"The objective of quantum technology is to deliver useful devices and processes that are based on quantum principles which include: . Quantisation (quantum size effect); the allowed energies of a tightly confined system of particles are restricted to a discrete set. · Uncertainty principle; for every perfectly specified quantum state there is always at least one measurement, the results of which are completely certain, and simultaneously at least one measurement for which the results are largely random. · Quantum Superposition; if an event can be realized in two or more indistinguishable ways, the state of the system is a superposition of each way simultaneously. · Entanglement: the superposition principle applied to certain nonlocal correlations, if a correlation can be realized in two or more indistinguishable ways, the state of the system is a superposition of all such correlations simultaneously. · Decoherence: what happens to quantum superpositions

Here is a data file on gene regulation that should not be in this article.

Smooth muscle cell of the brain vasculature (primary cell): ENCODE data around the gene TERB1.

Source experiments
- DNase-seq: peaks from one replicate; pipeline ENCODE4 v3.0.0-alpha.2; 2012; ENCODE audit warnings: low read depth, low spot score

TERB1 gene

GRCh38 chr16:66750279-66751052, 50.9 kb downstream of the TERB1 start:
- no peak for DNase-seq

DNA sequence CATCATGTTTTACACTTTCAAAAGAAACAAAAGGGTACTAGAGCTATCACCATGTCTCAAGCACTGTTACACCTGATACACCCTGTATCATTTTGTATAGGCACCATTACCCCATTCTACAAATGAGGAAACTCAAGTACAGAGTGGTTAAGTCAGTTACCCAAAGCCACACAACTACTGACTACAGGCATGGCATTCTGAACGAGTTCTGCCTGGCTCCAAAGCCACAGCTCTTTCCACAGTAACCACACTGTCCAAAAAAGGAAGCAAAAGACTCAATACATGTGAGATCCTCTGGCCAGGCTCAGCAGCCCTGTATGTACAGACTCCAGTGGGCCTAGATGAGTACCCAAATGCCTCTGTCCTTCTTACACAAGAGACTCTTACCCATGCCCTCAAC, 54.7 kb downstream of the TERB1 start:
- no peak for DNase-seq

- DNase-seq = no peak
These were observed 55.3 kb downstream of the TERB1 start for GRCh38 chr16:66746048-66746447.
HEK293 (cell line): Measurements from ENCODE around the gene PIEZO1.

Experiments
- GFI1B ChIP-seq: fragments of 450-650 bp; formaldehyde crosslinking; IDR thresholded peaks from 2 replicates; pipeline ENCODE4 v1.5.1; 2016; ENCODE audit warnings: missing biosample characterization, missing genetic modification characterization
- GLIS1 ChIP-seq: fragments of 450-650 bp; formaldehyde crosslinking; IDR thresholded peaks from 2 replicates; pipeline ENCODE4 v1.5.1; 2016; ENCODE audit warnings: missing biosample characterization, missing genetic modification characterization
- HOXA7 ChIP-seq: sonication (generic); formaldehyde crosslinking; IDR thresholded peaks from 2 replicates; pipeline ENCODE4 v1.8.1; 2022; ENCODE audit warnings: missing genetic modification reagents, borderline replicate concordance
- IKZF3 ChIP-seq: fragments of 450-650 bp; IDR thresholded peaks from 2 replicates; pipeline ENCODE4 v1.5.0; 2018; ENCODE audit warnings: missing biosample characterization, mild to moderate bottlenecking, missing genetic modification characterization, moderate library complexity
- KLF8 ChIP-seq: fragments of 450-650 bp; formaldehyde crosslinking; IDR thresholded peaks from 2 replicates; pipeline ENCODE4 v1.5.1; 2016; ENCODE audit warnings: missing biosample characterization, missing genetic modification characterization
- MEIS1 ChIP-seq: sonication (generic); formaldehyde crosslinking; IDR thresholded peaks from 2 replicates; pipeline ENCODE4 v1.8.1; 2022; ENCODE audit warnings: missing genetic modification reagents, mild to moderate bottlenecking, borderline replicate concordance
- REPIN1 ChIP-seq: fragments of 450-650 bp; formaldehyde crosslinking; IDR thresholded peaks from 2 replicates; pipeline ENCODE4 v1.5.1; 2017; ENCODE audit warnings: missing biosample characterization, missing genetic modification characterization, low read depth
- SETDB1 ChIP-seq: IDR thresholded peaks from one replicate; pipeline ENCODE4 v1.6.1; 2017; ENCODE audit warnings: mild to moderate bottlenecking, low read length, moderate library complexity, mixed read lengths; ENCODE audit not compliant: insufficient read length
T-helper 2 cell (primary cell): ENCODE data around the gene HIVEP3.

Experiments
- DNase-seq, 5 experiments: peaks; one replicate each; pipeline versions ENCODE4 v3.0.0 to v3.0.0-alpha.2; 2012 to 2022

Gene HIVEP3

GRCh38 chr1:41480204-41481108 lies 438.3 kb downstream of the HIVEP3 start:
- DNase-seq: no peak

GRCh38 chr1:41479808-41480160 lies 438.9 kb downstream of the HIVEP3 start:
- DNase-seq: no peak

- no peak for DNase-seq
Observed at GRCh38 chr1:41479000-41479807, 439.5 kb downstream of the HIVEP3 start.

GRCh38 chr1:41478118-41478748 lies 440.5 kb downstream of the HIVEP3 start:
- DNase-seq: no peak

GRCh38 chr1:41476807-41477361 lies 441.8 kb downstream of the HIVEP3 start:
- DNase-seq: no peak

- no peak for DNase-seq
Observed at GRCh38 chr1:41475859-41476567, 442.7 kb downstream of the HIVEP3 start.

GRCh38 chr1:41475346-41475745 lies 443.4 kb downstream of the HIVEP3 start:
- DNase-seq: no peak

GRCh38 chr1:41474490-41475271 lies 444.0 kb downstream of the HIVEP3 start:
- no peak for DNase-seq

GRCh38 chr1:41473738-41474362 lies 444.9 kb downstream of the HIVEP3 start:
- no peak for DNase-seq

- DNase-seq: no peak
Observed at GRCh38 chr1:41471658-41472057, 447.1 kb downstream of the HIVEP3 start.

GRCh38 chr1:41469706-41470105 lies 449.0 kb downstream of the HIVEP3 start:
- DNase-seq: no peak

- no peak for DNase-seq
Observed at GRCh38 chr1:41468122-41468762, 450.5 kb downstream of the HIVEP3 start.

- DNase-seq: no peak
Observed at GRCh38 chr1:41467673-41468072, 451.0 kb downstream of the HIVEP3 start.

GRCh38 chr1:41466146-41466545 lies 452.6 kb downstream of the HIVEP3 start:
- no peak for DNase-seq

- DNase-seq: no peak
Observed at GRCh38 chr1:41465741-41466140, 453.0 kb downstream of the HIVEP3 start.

when an attempt is made to distinguish previously indistinguishable ways
an event can be realized. It renders superpositions of probability amplitudes
into superpositions of classical probabilities. Decoherence has no analogue
in classical physics.
"Building a quantum computer is the greatest challenge
for a future quantum technology, requiring the ability to manipulate quantumentangled
states for millions of subcomponents. Such a technology will necessarily
incorporate the previous three quantum applications for readout (quantum
metrology), error correction (quantum control), and interconnects (quantum
communication).
"From 1980 until 1994, the theory and experiments on nonlocal
quantum correlations remained an obscure branch of the Foundations of Quantum